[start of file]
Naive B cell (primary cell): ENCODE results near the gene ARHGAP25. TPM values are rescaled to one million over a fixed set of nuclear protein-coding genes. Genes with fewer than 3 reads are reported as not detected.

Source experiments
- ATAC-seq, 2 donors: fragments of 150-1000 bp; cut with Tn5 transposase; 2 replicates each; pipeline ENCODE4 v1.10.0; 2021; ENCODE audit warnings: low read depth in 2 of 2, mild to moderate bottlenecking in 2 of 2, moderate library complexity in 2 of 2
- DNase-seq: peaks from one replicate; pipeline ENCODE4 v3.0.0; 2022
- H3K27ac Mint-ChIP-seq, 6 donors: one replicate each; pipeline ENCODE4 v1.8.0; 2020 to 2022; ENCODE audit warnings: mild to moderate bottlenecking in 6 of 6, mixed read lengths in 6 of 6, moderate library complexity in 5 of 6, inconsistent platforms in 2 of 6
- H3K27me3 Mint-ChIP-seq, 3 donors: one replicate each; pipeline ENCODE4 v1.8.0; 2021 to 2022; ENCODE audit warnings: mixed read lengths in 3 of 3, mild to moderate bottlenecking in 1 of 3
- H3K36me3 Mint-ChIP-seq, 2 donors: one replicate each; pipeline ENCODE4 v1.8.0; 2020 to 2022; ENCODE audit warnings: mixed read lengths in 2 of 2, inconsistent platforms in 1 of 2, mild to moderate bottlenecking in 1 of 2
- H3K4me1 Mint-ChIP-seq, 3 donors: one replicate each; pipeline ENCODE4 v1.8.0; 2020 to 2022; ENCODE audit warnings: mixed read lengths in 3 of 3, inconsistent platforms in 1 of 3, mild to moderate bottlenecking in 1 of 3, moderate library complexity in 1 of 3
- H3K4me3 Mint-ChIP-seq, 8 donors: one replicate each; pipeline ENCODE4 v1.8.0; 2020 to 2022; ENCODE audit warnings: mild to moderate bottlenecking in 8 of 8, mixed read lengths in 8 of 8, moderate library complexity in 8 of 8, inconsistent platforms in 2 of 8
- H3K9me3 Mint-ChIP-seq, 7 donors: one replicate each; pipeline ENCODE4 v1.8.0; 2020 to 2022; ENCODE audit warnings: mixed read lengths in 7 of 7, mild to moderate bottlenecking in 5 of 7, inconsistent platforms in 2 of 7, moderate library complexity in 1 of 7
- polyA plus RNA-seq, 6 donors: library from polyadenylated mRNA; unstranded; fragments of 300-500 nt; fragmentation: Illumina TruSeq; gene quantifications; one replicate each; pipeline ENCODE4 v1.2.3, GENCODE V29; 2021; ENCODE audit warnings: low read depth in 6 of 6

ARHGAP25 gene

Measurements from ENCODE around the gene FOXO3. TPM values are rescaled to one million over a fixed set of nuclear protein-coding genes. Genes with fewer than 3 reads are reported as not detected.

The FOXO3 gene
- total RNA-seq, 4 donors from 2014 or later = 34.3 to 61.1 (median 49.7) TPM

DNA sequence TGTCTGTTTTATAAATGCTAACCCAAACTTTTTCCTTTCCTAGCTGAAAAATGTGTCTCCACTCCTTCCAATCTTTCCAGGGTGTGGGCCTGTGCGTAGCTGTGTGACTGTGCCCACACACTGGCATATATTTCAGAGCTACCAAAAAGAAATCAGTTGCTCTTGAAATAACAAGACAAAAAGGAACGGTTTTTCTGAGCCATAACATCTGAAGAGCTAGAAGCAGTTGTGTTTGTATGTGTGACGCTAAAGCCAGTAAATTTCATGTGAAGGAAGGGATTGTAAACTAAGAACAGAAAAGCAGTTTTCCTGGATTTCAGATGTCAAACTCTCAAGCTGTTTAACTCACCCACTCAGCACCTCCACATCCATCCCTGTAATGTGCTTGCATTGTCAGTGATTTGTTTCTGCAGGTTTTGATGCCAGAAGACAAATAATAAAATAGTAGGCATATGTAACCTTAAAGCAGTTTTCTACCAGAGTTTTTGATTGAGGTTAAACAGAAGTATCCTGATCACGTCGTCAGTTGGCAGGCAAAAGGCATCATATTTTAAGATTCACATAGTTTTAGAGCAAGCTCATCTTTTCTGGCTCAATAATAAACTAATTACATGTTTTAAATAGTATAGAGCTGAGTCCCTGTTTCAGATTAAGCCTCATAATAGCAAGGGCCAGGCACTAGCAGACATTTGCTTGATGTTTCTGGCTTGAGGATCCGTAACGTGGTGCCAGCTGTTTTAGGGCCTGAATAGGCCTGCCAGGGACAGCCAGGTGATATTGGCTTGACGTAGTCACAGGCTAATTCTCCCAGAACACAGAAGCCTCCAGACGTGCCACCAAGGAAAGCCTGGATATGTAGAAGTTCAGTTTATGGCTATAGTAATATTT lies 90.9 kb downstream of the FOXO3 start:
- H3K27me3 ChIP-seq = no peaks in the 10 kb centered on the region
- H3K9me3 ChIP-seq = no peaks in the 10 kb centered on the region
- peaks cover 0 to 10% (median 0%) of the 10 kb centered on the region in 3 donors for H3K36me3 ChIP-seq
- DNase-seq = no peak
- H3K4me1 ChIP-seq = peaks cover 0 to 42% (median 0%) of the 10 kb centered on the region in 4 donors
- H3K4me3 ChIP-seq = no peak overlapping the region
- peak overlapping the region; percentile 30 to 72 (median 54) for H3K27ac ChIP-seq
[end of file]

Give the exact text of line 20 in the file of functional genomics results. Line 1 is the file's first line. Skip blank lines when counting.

- DNase-seq = no peak